The New York Times and WashingtonPost.com weigh in on the phosphorus story today. The Times article, by Scott Shane, is so oriented toward dismissing it that it’s hard to know what to think. It’s not that Shane is necessarily wrong; it’s that he lacks evidence. The Post’s contribution comes, once again, in William Arkin’s national-security blog.
Shane gets off to a bad start by stating the Italian documentary that unleashed this story “incorrectly” referred to white phosphorus as a chemical weapon. Farther down in the piece, Shane circles around the issue, in effect conceding that the documentary was incorrect only in referring to the substance as an “illegal” chemical weapon. Legal or not, phosphorus is a chemical, and it is used as a weapon. Can we agree on that?
Shane also writes, “The half-hour film was riddled with errors and exaggerations, according to United States officials and independent military experts.” And there is this from Shane’s story:
“It’s discredited the American military without any basis in fact,” said John E. Pike, an expert on weapons who runs GlobalSecurity.org, an independent clearinghouse for military information. He said the “stupidity and incompetence” of official comments had fueled suspicions of a cover-up.
“The story most people around the world have is that the Americans are up to their old tricks — committing atrocities and lying about it,” Mr. Pike said. “And that’s completely incorrect.”
Now, this may all be true. Pike is a respected military analyst. The problem is that Shane presents no real evidence to disprove the claim that civilians were injured and killed by white phosphorus in the battle for Fallujah last year. The Pentagon has already had to backtrack and admit that phosphorus was used to kill insurgents. Is it really such a stretch to think that civilians were caught in the crossfire?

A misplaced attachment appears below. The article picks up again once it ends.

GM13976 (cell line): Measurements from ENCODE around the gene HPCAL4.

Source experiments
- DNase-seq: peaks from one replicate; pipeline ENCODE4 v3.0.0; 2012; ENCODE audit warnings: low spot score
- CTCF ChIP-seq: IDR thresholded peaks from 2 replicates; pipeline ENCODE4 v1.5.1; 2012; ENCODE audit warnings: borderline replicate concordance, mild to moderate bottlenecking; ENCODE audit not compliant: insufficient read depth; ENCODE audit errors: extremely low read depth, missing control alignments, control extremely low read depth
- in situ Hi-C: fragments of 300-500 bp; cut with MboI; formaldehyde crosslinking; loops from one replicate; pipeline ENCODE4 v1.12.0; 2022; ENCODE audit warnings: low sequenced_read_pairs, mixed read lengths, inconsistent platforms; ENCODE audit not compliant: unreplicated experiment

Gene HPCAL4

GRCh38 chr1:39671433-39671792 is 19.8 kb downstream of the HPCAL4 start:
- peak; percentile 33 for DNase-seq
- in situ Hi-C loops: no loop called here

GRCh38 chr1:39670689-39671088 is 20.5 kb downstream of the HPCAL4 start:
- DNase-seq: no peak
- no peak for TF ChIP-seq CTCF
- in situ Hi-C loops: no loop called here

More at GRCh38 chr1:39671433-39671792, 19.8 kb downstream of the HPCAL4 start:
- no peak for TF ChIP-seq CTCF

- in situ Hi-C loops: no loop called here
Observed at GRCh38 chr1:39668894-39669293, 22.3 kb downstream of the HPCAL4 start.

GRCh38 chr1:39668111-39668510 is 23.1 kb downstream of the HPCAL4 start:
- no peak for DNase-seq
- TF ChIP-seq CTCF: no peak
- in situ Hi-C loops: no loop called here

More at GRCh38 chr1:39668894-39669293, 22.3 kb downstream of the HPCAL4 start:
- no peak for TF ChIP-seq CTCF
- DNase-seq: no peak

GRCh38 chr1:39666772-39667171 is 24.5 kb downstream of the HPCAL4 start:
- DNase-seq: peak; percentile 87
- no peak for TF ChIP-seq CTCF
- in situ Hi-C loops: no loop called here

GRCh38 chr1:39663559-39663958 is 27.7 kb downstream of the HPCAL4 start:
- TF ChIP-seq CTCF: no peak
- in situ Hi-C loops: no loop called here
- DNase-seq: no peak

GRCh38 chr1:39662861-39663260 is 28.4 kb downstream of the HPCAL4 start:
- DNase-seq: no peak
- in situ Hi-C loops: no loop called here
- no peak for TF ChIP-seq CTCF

Arkin’s blog entry is considerably more enlightening than Shane’s article. His target is Lt. Gen. Walter E. “Buck” Buchanan III, who, in Arkin’s view, told the Associated Press “three brainless things” in an interview. Here’s what Arkin says about Buchanan’s remarks concerning the phosphorus reports:
“It is purely used as a marking round, not as a weapon. It marks the target so it becomes very clear,” Lt. Gen. Buchanan told the AP. Sir. In all due respect, have you not been reading the newspapers? The Pentagon and State Department have both acknowledged at this point that the Army used white phosphorous as an anti-personnel weapon during the battle of Fallujah in November 2004.
Was white phosphorus used as an incendiary specifically against civilians? I guess that’s still the $64,000 question. But to utter the boilerplate crap that it is only used as [sic] to create smoke or to mark targets is ignorant and insensitive.
What’s still lacking is any commitment on the part of the American media to investigate whether U.S. forces used chemical weapons (sorry, Mr. Shane) against a Fallujah population that included civilians. The whole world is watching. Just today, South Africa’s Globe & Mail has a story headlined “US used chemical weapons, then lied.” That’s just one example out of many.
Also, Danny Schechter has some phosphorus links today.